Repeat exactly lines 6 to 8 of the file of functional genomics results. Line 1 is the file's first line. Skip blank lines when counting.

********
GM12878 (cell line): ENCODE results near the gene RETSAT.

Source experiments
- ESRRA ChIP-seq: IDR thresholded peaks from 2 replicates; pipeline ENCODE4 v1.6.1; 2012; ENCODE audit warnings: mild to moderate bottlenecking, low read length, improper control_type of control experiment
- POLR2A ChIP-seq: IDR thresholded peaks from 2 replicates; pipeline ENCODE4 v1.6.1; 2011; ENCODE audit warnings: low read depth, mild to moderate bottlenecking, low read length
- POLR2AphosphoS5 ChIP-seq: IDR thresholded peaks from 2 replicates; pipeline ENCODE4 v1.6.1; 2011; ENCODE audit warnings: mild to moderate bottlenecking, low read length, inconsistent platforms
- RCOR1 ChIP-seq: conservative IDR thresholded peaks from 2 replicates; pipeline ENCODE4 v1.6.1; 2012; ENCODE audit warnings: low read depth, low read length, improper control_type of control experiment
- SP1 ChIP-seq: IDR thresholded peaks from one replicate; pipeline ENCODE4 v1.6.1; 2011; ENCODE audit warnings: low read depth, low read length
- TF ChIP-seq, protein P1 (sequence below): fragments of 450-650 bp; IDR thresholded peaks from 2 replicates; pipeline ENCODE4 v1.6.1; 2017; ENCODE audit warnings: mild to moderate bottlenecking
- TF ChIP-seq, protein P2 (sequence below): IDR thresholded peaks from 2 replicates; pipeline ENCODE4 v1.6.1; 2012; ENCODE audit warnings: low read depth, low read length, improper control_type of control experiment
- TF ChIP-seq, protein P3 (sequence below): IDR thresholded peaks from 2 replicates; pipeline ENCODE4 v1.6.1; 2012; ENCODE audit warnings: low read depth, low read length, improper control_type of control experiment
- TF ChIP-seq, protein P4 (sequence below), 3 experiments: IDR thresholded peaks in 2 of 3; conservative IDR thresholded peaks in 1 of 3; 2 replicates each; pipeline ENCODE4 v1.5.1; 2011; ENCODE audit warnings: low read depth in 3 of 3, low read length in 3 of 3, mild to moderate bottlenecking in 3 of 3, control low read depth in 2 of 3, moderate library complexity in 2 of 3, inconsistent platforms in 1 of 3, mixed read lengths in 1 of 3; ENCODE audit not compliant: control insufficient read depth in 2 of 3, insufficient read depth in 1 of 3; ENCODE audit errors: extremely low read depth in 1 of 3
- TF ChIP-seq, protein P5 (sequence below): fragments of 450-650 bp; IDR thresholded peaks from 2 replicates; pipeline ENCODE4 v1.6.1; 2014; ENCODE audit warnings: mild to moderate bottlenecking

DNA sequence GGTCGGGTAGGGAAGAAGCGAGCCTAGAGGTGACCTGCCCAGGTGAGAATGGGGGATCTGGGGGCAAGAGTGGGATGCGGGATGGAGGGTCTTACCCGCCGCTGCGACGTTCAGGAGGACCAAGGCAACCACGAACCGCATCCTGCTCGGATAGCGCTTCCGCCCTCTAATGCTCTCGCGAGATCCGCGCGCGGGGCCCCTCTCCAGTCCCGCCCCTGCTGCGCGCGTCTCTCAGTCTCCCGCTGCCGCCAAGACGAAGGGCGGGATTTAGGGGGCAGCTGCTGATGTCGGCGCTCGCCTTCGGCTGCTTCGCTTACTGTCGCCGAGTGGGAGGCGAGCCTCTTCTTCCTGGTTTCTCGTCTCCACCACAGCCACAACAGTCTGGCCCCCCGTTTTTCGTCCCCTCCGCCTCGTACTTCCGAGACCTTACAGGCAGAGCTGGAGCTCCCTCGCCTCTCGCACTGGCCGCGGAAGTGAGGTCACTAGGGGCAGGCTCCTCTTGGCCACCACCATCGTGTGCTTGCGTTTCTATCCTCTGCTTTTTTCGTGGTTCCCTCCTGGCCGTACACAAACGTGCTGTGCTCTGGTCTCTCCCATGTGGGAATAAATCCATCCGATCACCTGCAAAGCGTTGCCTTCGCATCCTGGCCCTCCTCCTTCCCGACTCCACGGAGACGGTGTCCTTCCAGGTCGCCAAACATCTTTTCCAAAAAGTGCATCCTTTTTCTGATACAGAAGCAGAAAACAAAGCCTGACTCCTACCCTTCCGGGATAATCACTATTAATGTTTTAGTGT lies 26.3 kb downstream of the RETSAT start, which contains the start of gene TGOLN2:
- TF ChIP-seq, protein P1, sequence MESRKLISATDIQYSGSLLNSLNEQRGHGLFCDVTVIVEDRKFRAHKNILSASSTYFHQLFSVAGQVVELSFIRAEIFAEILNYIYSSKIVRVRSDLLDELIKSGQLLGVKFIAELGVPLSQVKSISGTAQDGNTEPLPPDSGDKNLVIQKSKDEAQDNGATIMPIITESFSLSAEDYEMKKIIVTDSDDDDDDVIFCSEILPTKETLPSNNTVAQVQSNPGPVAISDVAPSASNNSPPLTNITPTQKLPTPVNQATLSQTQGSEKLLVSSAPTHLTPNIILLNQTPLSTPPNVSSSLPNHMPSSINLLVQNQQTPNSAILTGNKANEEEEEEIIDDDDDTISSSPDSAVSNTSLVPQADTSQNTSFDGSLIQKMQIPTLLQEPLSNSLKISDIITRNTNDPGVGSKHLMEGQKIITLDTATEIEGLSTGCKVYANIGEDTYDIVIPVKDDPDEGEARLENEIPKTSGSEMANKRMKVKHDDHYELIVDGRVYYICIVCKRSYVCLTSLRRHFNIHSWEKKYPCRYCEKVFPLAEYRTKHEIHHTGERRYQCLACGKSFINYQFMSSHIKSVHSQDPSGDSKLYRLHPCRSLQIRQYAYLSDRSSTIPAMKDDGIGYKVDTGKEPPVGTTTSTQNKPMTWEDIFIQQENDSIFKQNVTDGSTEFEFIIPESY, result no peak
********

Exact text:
- RCOR1 ChIP-seq: conservative IDR thresholded peaks from 2 replicates; pipeline ENCODE4 v1.6.1; 2012; ENCODE audit warnings: low read depth, low read length, improper control_type of control experiment
- SP1 ChIP-seq: IDR thresholded peaks from one replicate; pipeline ENCODE4 v1.6.1; 2011; ENCODE audit warnings: low read depth, low read length
- TF ChIP-seq, protein P1 (sequence below): fragments of 450-650 bp; IDR thresholded peaks from 2 replicates; pipeline ENCODE4 v1.6.1; 2017; ENCODE audit warnings: mild to moderate bottlenecking